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Acute bronchitis antibiotics

Treatment of Acute Bronchitis

Acute bronchitis is very common disease affecting both adult people and children. Current medical literature and research recommend the non-use of antibiotic medications for this problem, but many doctors still prescribe these drugs to their patients. It is estimated that about 70% of patients suffering from acute bronchitis get prescription antibiotics, although they are completely unnecessary. The problem becomes much worse, because this practice of prescribing antibiotics when they are not needed causes increased number of patients resistant to certain antibiotics. For this reason, these patients might face some very serious medical problems at some point of their life.

Antibiotics should be prescribed to treat people with chronic obstructive pulmonary disease (COPD), but this is not the case if someone’s suffering from acute bronchitis. The most common cause of acute bronchitis is viral infection and antibiotics simply don’t work against viruses. Doctors can differentiate these two conditions by the sputum, which is purulent if the patient is having acute bronchitis caused by some virus.

When to Use Antibiotics for Acute Bronchitis

In most cases, acute bronchitis last for maximum of 7 days and antibiotics are advised to be used only if patient doesn’t get better after that time. Viral influenza can complicate acute bronchitis, and if the symptoms don’t disappear after a week consult your doctor if you need antibiotics.

There are also some other times, when the use of antibiotic drugs is recommended in patients suffering from acute bronchitis. Persistent coughing that last for a long time in patient suffering from acute bronchitis allows the doctor to prescribe antibiotics. Macrolide antibiotics, such as erythromycin or azithromycin are efficient against Mycoplasma pneumoniae, Bordetella pertusis and Chlamydia pneumonia, which are all bacteria known to cause long-lasting cough in some cases.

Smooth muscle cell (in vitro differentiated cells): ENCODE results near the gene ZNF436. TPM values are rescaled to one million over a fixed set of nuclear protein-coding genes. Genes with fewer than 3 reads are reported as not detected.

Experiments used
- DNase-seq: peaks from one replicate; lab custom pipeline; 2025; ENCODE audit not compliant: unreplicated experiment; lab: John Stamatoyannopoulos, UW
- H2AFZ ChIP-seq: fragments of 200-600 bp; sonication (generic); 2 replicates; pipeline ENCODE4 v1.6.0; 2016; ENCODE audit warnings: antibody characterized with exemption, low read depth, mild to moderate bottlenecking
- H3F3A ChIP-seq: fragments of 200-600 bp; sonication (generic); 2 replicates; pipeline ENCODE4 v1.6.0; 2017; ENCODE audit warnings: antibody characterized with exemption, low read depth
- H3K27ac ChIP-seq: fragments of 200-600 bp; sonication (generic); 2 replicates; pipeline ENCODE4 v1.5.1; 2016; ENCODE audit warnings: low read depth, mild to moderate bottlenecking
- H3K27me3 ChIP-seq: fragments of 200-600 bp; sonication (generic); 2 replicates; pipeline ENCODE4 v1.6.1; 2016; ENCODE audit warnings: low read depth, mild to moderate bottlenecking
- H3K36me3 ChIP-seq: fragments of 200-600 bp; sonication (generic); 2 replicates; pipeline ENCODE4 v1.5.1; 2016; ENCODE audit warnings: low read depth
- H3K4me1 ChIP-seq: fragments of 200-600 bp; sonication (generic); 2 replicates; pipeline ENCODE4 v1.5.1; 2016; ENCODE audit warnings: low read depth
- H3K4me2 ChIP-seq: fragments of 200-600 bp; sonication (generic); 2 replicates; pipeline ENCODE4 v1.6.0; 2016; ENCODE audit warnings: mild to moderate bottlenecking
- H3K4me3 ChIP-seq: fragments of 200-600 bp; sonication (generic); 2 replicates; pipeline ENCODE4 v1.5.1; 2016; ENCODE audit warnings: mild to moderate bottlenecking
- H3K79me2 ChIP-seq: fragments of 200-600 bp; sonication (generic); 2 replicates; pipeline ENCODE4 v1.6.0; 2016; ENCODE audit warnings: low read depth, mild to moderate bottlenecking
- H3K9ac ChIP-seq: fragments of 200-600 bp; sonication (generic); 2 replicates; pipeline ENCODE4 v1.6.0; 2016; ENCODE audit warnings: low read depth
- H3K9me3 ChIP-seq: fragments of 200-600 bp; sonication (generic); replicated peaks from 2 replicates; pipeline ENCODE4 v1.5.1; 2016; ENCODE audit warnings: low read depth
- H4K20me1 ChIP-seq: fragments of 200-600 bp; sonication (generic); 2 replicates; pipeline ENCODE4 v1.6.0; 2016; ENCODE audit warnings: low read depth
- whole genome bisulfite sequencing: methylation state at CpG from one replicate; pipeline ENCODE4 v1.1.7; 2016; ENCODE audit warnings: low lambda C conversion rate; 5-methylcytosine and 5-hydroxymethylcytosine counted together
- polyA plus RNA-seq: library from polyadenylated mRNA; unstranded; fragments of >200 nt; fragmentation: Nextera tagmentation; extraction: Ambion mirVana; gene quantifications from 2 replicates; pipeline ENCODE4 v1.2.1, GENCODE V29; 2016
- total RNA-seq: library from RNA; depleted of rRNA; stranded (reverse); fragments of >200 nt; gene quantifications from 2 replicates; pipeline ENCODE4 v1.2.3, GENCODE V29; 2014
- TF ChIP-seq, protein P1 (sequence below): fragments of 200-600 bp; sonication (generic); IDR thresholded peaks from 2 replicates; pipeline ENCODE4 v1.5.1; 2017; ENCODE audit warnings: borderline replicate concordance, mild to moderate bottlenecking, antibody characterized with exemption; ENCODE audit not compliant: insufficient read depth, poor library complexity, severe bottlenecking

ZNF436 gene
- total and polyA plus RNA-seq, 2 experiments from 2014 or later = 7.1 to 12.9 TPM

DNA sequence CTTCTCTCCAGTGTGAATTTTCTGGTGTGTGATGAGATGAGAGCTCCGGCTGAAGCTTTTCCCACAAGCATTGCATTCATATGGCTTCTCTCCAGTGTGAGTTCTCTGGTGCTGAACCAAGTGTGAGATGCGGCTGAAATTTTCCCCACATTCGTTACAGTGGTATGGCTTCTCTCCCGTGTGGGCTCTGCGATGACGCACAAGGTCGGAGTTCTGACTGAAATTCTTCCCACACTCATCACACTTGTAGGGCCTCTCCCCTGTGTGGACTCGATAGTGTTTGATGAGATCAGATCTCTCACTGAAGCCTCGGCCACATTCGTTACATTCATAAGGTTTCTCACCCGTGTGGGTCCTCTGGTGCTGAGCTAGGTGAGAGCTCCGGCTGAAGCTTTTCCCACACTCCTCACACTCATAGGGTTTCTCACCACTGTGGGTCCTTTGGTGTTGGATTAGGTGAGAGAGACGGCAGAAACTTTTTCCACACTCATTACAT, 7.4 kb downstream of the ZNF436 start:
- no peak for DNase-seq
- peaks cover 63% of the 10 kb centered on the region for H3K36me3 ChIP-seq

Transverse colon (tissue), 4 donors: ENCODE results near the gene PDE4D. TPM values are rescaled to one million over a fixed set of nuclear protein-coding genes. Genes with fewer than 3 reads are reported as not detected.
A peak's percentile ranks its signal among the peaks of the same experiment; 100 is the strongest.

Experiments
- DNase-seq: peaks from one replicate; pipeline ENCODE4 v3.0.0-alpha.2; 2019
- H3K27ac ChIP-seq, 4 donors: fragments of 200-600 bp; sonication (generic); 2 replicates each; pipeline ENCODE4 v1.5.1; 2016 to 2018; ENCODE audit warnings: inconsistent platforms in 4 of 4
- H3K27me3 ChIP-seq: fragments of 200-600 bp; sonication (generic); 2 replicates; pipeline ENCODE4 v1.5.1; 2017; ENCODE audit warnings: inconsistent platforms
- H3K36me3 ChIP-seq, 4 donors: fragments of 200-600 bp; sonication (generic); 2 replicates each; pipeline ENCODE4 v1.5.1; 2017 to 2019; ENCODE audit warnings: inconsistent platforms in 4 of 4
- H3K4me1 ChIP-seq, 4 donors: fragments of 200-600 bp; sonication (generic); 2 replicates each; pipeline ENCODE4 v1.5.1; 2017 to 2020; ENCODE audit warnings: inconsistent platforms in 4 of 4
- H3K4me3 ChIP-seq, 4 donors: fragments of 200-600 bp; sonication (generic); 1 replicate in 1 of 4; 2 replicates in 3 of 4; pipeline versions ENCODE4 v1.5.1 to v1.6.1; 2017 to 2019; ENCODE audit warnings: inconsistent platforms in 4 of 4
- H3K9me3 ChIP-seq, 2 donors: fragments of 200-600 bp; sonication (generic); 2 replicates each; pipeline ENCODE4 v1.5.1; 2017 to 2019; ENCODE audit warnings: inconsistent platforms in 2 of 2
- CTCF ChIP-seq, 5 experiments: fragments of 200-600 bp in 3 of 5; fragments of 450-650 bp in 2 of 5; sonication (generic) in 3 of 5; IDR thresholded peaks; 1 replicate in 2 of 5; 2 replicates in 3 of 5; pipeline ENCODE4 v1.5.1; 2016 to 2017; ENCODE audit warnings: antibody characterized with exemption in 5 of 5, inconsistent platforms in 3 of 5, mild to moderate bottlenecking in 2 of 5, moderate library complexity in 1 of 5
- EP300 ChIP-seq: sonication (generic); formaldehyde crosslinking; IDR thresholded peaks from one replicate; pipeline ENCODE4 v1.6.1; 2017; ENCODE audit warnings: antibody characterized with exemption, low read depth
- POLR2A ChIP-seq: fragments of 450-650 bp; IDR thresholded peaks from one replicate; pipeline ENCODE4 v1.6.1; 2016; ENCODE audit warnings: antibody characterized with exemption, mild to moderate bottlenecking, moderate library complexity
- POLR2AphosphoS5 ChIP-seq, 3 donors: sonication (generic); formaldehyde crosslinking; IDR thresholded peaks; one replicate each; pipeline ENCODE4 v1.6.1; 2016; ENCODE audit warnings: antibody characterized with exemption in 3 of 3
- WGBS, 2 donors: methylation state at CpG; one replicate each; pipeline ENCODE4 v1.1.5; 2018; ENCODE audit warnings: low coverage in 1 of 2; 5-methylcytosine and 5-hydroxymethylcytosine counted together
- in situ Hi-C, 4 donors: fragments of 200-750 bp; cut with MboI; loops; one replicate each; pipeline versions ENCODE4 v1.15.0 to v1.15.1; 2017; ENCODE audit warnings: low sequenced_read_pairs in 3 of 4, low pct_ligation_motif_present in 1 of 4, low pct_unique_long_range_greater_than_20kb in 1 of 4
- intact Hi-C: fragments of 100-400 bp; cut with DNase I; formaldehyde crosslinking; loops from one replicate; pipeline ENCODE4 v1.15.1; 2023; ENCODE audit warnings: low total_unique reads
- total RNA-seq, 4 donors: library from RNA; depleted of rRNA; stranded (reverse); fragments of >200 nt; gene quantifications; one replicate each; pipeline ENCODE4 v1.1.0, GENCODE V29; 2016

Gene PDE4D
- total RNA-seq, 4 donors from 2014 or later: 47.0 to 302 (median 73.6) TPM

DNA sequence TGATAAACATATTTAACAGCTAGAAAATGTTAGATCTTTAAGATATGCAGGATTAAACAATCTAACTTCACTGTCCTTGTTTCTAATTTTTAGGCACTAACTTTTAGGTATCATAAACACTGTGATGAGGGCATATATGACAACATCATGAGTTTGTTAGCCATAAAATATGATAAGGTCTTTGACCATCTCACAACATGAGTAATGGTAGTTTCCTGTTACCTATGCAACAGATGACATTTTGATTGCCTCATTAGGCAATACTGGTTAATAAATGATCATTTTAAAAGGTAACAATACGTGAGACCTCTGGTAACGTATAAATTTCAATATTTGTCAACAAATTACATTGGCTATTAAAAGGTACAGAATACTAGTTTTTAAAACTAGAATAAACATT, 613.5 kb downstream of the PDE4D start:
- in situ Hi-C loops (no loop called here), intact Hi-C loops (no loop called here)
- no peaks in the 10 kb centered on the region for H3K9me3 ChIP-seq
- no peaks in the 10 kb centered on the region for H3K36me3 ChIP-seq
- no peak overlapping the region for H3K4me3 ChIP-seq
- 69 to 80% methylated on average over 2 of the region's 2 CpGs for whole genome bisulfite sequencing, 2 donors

If the condition of the patient worsens, it might indicate that it is caused by some bacteria and the patient need to be examined again to diagnose the condition. Bacterial infection as the cause of acute bronchitis should be treated with antibiotics.

Patients suffering from cystic fibrosis frequently get infected with Staphylococcus aureus. This gram negative bacterium requires treatment with antibiotics. The same therapy is recommended for patients suffering from COPD, infected with Haemophilus influenzae or Streptococcus pneumoniae.

Above mentioned are the only medical exceptions when acute bronchitis should be treated with antibiotic drugs. All patients should know that antibiotics are not recommended for all cases and that these medications should be used only if and when necessary.

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